*WARNING* Not everything that runs on startup can be safely disabled - most startup manager programs can help you to distinguish between unnecessary applications and essential services. As a rule, if you don't know what it is, don't disable it!
System MaintainenceEven if your computer is correctly set up and you rarely install new software or hardware, it will still need maintaining. Every time you use your computer, new files are being created and deleted again, and in some cases these can build up as junk files. Not only do they take up hard disk space, but they can cause your computer to crash or run slower than it would without them, particularly if new entries have been made to the Windows registry. A system maintainence program can be useful for finding and deleting unnecessary files and registry entries, and can speed your computer up significantly. If you don't want to use one of these, regularly backing up, reformatting and reinstalling your system can keep it in good working order (every 6 months to a year, depending on how much use the machine gets).
A clean, well configured system will generally give you minimum latency. However, there are other ways of tweaking your system to make it run faster. Prioritising Background Services over Programs (in Control Panel - System - Advanced - Performance - Settings - Advanced) will cause the system to devote more resources to audio processing. Reducing the number of visual effects (Control Panel - System - Advanced - Performance - Settings - Visual Effects) will also free up more system resources. Many websites give details of other tweaks, many of which can provide small improvements in performance. As always, back up or create a system restore point before making any changes to your Registry or making any other drastic changes.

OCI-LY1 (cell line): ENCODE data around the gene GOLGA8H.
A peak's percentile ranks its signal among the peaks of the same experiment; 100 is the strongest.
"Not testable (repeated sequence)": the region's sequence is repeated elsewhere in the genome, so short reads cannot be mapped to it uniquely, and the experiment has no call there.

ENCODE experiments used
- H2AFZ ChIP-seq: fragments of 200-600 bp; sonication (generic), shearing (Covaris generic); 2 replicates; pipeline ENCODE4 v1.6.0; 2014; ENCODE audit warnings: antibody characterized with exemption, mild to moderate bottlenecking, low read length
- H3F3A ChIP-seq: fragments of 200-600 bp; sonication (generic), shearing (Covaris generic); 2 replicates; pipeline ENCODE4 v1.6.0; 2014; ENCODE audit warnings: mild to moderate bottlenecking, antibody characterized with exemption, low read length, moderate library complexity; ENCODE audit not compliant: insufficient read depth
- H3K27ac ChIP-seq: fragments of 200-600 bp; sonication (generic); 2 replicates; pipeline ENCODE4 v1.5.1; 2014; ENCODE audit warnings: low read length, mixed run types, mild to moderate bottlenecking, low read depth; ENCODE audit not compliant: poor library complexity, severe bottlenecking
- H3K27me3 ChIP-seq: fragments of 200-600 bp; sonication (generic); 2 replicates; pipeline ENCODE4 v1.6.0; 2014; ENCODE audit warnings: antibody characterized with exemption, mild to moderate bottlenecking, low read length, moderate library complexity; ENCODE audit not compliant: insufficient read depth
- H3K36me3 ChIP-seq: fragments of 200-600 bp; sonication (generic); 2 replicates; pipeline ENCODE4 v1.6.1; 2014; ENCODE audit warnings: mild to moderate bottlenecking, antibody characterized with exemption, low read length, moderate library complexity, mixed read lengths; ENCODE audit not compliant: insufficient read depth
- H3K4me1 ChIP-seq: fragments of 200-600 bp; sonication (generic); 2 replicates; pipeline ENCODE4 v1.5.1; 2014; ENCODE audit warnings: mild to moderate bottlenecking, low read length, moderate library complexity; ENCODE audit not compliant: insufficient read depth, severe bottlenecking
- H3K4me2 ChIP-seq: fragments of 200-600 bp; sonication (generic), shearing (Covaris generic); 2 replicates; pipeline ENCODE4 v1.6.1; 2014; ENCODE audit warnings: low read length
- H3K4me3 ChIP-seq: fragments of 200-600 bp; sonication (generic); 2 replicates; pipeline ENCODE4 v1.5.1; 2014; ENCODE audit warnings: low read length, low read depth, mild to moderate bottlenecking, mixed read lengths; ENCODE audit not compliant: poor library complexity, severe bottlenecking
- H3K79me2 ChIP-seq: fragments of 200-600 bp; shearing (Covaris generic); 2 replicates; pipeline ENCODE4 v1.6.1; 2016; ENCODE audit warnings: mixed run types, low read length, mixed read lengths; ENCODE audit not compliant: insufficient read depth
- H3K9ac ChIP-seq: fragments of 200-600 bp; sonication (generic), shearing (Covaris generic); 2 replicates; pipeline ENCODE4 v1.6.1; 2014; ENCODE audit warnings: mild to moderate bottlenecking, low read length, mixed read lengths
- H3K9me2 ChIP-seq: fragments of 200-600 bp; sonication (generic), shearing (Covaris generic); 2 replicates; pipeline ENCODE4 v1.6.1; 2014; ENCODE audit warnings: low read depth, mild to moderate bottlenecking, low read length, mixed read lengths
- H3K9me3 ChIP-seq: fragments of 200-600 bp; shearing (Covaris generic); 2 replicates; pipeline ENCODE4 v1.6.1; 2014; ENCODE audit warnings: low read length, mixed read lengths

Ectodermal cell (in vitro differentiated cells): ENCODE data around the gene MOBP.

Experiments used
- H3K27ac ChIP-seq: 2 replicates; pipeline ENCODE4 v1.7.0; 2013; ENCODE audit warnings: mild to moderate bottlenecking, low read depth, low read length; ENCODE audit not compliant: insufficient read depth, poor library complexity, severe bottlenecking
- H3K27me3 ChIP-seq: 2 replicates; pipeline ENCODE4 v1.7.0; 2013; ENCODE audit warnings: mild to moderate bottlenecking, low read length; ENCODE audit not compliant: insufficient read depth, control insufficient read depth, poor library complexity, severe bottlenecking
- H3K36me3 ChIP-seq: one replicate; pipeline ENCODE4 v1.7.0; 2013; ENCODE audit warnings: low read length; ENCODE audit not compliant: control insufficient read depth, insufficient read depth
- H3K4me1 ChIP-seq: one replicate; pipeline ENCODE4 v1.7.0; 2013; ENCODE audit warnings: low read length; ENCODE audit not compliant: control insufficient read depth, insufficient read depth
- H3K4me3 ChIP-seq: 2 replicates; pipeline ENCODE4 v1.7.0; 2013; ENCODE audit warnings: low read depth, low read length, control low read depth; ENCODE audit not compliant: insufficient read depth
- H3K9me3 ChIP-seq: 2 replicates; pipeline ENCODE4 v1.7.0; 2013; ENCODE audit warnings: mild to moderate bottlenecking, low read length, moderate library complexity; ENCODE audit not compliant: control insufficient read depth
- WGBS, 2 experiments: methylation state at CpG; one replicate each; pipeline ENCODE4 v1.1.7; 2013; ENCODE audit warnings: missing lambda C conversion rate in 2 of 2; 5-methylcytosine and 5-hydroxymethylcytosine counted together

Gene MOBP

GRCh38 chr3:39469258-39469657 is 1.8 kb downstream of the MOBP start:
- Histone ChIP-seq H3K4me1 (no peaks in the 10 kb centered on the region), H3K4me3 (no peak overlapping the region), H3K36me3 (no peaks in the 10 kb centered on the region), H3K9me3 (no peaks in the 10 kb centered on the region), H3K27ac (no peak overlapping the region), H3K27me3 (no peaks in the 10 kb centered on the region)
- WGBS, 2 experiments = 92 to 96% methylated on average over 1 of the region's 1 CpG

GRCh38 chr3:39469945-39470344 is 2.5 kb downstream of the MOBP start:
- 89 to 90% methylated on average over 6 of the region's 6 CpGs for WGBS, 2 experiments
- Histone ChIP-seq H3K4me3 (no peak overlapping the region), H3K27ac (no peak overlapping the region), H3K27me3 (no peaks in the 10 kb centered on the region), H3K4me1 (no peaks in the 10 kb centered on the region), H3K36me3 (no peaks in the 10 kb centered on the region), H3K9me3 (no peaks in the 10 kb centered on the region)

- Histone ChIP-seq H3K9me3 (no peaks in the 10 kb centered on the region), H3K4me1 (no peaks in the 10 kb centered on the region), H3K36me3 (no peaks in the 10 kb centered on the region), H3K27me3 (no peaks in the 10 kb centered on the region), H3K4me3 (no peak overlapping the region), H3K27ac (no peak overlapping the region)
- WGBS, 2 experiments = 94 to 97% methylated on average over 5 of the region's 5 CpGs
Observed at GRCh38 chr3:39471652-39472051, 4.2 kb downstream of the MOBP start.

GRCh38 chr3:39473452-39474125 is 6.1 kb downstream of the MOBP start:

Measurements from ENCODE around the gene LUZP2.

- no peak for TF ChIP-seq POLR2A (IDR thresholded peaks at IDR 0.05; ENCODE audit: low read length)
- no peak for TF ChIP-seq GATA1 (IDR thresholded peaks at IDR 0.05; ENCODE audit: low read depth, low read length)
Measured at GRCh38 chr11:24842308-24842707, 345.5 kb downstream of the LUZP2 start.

HardwareIf you've tried all of the above and are still having problems with latency, it may be that your computer is simply too slow to run your recording software. This may be the case if your system only just matches the minimm system requirements for a piece of software. Always try to make sure that your system matches or if possible exceeds the recommended system requirements for the software you're running - if it doesn't it's possible that you'll experience latency simply because all of your machine's processing power is devoted to running the software, so that not enough is left to process incoming audio.
If you find you need an upgrade, extra RAM will probably give you the most noticeable difference in performance for the least money. After that, upgrading your CPU chip will also make a big difference, but will work out more expensive as you may also need to buy a new motherboard.